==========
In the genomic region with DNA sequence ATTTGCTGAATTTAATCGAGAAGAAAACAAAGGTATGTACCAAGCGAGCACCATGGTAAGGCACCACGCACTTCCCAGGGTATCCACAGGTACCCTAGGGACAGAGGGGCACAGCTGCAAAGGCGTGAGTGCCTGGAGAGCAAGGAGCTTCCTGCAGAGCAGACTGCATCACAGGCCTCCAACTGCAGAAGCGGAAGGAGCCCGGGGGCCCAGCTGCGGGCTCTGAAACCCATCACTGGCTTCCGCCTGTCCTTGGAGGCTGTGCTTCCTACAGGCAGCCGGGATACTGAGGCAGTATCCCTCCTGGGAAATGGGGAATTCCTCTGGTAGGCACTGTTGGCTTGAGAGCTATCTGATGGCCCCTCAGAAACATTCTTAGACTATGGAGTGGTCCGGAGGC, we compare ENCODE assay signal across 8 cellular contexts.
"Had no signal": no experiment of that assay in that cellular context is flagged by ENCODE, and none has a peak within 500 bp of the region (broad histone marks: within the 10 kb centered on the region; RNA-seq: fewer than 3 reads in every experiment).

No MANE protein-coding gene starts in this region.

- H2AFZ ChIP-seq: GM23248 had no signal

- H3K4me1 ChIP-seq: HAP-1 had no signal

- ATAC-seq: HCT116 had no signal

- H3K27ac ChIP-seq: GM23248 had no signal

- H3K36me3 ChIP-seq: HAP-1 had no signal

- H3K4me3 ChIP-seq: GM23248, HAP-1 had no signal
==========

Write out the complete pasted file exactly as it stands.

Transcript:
In the genomic region with DNA sequence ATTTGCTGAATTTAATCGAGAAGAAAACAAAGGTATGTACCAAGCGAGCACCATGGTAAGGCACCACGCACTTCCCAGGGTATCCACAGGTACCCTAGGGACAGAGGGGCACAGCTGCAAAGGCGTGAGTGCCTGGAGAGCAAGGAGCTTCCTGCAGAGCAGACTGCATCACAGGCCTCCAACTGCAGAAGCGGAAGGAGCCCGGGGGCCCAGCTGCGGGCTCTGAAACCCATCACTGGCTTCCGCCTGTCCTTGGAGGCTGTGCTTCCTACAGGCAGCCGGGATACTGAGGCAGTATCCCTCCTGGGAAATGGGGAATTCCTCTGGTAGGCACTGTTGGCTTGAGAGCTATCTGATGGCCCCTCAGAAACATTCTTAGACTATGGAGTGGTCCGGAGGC, we compare ENCODE assay signal across 8 cellular contexts.
"Had no signal": no experiment of that assay in that cellular context is flagged by ENCODE, and none has a peak within 500 bp of the region (broad histone marks: within the 10 kb centered on the region; RNA-seq: fewer than 3 reads in every experiment).

No MANE protein-coding gene starts in this region.

- H2AFZ ChIP-seq: GM23248 had no signal

- H3K4me1 ChIP-seq: HAP-1 had no signal

- ATAC-seq: HCT116 had no signal

- H3K27ac ChIP-seq: GM23248 had no signal

- H3K36me3 ChIP-seq: HAP-1 had no signal

- H3K4me3 ChIP-seq: GM23248, HAP-1 had no signal